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Ellie Krieger Says We Can Eat Healthy and Save Money — Here’s How To Build Your Grocery List

Howard Gensler  |  April 24, 2024

Adding delicious (and healthy!) food to your grocery list doesn’t have to bust your budget. Ellie Krieger dishes on how to eat healthy and save money.

While grocery prices aren’t growing as fast as they once were, food prices are still highAccording to the Consumer Price Index, they’re up 1.2% year-over-year, which means a simple shopping trip can still feel like an unsolvable puzzle. How do you eat healthy and save money? Thankfully, Ellie Krieger has some ideas for your grocery list. She’s a former host of the Food Network’s “Healthy Appetite” and now the host and executive producer of “Ellie’s Real Good Food” on public TV.

Krieger is a registered dietician and nutritionist, the author of seven New York Times bestselling cookbooks, and the host of the podcast “One Real Good Thing.” We asked for her best tips on building a grocery list these days while trying to eat healthy and save money.

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1. Buy In Season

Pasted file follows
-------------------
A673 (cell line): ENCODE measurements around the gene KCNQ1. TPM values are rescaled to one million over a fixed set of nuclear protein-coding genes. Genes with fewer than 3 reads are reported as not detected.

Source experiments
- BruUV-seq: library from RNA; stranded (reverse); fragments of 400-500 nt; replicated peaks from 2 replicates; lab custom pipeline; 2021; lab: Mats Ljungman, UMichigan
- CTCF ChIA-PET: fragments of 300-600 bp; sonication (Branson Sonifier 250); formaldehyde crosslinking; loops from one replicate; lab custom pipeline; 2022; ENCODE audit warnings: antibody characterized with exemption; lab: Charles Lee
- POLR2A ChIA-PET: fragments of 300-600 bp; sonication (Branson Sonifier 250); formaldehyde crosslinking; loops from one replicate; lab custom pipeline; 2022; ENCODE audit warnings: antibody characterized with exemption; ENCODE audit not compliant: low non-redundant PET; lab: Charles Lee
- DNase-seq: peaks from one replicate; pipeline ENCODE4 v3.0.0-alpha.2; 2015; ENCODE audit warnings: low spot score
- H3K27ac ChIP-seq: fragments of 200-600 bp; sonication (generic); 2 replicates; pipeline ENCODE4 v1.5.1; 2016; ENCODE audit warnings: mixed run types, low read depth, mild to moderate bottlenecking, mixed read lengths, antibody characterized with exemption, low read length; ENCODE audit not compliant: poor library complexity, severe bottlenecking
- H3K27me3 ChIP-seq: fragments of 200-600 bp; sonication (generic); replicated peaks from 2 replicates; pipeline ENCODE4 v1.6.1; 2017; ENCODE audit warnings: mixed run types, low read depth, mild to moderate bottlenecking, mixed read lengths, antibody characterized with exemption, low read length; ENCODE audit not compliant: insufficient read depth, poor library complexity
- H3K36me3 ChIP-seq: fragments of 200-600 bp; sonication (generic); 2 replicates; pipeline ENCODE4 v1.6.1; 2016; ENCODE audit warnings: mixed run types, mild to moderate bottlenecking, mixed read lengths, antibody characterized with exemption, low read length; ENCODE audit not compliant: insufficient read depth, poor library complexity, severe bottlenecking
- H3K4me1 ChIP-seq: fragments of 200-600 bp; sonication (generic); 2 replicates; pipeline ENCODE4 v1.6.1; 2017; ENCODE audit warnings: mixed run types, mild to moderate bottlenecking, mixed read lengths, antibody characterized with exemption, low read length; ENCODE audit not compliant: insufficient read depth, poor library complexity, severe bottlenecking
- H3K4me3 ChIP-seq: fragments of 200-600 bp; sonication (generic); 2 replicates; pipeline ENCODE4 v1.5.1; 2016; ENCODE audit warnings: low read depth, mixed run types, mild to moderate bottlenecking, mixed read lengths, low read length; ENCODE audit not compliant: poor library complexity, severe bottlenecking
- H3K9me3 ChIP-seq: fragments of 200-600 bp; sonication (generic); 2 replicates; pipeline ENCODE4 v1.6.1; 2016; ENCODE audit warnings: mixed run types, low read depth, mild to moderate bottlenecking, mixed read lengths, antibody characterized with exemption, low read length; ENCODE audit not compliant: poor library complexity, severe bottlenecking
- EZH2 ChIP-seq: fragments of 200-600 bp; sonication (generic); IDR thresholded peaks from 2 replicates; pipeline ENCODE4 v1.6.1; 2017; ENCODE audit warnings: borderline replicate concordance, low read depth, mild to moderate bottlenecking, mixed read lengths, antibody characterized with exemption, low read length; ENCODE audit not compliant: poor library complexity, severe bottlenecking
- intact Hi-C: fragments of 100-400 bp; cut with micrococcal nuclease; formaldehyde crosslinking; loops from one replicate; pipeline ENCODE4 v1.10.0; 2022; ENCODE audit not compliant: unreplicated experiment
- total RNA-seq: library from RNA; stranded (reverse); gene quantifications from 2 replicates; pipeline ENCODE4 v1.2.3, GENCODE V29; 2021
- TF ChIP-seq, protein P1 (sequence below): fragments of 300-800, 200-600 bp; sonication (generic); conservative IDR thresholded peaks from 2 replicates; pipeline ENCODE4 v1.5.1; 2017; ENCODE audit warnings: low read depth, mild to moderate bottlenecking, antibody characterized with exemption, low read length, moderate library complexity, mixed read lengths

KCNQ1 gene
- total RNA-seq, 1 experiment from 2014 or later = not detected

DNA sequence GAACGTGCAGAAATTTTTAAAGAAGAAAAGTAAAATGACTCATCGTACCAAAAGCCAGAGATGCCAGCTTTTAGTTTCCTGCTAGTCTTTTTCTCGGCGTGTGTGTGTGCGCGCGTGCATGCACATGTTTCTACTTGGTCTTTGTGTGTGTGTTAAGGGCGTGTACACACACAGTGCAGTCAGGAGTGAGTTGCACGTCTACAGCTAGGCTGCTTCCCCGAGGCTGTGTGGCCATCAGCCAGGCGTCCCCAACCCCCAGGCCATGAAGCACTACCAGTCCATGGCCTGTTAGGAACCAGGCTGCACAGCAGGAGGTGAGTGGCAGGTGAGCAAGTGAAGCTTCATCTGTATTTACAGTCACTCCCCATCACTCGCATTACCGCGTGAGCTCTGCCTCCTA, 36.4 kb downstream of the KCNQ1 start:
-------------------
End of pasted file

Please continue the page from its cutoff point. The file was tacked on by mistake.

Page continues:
Krieger says buying produce that’s currently in season can be a big money-saver.

“If you buy foods in season, they tend to be less expensive, because farmers need to sell the stuff quickly,” she says.

It’s easy to buy food you’re used to eating, which can make meal prep more manageable. But if you want to limit food spending, look for deals on foods that are in season rather than what you’re comfortable with eating.

2. Substitute Your Proteins

Eating healthy doesn’t necessarily equate to spending more.

It is true that sometimes you go into the produce section and the more nutrient-dense foods are more expensive,” she says. “But it depends how we measure it. If we measure food in cost-per-calorie or cost-per-serving, then perhaps the more nutritious food tends to be a little higher priced. But if we measure food as cost-per-nutrient, then that’s a different shift in mentality.” 

Beans offer good nutrient value, Krieger says, but so do carrots, cabbage, tomatoes, zucchini, celery, onions, oranges, bananas, and even frozen or canned vegetables.

“Beans are certainly incredible,” she says. “They’re considered to be the number one longevity food [because] there are so many nutrients in them. And they’re easy and inexpensive. You don’t have to go with dried beans, you can go with canned beans. I have pretty much every variety of canned beans in my cupboard all the time.”